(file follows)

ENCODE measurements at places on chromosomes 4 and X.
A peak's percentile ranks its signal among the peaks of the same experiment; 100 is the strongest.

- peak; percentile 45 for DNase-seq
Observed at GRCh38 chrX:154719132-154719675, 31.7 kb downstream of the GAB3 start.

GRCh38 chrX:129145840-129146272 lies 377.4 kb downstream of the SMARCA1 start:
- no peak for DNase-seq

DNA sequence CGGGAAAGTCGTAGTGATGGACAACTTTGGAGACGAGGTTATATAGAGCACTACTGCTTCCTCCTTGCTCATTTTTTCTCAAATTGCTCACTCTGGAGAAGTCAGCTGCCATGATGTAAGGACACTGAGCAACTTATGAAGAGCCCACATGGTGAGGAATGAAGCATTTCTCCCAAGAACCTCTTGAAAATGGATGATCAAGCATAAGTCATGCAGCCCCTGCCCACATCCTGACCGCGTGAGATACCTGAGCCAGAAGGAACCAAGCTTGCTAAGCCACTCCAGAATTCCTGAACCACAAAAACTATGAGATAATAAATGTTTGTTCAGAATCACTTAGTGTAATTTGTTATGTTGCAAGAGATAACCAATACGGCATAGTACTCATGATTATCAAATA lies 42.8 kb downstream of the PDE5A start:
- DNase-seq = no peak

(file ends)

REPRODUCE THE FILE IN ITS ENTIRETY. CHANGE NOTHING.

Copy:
ENCODE measurements at places on chromosomes 4 and X.
A peak's percentile ranks its signal among the peaks of the same experiment; 100 is the strongest.

- peak; percentile 45 for DNase-seq
Observed at GRCh38 chrX:154719132-154719675, 31.7 kb downstream of the GAB3 start.

GRCh38 chrX:129145840-129146272 lies 377.4 kb downstream of the SMARCA1 start:
- no peak for DNase-seq

DNA sequence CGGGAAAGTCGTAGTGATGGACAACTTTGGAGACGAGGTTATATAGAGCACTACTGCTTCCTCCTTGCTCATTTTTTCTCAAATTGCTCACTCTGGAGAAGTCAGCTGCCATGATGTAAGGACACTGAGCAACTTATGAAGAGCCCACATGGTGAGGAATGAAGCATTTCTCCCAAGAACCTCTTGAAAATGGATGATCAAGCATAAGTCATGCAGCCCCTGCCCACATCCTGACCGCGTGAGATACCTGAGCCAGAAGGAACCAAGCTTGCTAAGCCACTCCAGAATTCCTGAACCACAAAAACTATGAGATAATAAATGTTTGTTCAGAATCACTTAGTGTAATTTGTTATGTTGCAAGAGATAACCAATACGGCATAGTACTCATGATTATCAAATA lies 42.8 kb downstream of the PDE5A start:
- DNase-seq = no peak